Chapter 69: Repute

“Assertion that the end justifies the means in in truth embrace of the Heavens, for it is they who will decide the Last Dusk and so all justice then derives from them.”
– Hektor the Ecclesiast, Atalante preacher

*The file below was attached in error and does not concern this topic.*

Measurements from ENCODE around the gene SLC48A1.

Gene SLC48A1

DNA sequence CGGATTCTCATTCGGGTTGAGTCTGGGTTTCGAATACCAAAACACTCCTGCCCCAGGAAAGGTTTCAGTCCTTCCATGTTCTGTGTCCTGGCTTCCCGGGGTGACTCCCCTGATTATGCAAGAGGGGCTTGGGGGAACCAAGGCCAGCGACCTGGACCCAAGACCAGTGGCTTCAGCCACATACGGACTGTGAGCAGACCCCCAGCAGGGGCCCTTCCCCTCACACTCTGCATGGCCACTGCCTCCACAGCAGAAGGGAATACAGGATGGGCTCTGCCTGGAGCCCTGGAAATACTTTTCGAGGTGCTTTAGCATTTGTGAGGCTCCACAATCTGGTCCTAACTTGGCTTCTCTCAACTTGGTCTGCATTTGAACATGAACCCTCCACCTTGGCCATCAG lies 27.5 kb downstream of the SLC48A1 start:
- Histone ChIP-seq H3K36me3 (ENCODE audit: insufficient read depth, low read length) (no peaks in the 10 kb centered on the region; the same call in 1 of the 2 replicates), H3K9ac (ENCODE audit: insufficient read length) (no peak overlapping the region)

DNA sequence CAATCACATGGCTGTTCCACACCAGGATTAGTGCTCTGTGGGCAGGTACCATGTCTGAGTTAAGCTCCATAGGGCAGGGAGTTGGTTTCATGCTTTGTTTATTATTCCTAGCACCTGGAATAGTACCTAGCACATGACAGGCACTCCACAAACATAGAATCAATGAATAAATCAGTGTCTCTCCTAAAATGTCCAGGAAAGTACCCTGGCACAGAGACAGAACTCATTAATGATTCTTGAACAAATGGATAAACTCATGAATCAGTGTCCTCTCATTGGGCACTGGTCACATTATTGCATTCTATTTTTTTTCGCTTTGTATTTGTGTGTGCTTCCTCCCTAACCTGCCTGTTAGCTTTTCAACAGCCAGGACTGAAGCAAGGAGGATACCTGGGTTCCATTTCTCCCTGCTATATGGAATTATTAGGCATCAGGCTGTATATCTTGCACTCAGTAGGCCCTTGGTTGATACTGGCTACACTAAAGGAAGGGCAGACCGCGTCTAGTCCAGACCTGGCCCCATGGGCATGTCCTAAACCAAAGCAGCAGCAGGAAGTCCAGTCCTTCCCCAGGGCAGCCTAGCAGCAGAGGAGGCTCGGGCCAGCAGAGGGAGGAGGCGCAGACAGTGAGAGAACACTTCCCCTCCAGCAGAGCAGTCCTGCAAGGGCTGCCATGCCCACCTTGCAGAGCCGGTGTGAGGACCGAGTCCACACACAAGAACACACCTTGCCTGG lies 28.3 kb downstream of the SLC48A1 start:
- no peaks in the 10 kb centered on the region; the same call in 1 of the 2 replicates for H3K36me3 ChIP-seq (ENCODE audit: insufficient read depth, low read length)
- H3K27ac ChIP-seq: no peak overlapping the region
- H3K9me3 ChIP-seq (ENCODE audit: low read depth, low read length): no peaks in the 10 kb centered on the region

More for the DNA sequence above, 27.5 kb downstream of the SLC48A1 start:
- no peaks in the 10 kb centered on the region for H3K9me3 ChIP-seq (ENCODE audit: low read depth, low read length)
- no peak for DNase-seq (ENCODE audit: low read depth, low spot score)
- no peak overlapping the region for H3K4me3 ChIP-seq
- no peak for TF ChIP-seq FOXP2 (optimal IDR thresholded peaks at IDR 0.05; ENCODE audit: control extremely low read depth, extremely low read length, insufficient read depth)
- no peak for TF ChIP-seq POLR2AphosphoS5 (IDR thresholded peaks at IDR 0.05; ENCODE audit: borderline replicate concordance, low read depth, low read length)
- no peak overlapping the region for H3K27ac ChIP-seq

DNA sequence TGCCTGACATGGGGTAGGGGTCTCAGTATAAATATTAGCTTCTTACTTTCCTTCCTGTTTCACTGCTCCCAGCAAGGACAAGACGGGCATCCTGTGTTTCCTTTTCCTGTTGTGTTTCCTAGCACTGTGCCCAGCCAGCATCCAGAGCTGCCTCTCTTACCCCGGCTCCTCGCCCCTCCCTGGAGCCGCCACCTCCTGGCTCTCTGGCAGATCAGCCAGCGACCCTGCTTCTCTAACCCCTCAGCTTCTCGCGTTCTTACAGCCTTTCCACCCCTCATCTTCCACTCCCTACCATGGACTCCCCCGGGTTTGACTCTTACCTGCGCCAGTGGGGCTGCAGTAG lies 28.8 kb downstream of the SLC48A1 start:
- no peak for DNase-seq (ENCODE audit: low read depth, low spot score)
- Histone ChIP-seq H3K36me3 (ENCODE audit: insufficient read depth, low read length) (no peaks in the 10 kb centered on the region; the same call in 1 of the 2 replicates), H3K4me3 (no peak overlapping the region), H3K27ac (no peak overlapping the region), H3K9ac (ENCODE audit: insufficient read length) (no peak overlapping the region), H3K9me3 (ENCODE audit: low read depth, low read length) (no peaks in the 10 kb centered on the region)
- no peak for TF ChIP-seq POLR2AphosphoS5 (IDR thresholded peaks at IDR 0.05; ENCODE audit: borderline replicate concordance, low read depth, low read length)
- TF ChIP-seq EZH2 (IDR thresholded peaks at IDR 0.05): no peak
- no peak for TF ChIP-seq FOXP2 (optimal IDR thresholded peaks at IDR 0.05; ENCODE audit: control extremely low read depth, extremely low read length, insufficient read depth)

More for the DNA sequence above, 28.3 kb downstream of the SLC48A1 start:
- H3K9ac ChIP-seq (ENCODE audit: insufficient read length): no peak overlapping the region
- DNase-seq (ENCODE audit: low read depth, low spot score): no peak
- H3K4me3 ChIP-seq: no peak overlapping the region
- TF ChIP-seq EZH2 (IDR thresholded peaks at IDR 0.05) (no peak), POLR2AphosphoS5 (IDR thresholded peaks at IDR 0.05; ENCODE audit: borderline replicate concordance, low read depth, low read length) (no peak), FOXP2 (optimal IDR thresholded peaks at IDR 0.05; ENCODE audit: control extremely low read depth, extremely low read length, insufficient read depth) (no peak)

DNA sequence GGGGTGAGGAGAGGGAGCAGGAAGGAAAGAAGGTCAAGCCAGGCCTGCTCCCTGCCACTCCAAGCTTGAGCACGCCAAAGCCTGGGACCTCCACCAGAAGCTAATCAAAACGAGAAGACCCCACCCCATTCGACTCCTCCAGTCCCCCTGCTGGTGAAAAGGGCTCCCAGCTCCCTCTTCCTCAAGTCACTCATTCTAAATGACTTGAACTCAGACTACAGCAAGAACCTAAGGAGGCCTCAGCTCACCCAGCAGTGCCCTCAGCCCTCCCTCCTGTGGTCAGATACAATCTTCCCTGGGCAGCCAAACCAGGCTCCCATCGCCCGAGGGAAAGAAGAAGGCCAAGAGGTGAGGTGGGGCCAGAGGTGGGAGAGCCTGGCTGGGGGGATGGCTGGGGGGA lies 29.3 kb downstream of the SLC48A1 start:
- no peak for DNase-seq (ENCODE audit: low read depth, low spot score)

It was a little unsettling to see that even without the Name my teacher could still shed the face of Amadeus of the Green Stretch and become the Black Knight. A single sentence and humanity slid down his face like morning dew, leaving behind a cold-eyed thing weighing the necessity of harsh violences to visit. The Grey Pilgrim, on the other hand, did not look surprised. Troubled, the lines on his face deepening with weariness, but not surprised at all. The blue-eyed old man cast a glance at Black, fingers tightening with something like concern at what he saw, but the faint weight that was the attention of the Choir of Mercy scrutinizing him was batted away like overbold fingers. Perched atop the same stone where the Intercessor had sat, two great and shadow-feathered crows gazing down with merciless eyes. They had no claim on my father, I knew, and he was the kind of man who would rather die straight-backed than accept patronage. The extended warding had been offered as a courtesy to me, their thoughts whispered against mine, though all three of us knew they’d have mourned losing out on an opportunity to take a swipe at a Choir without starting a celestial war.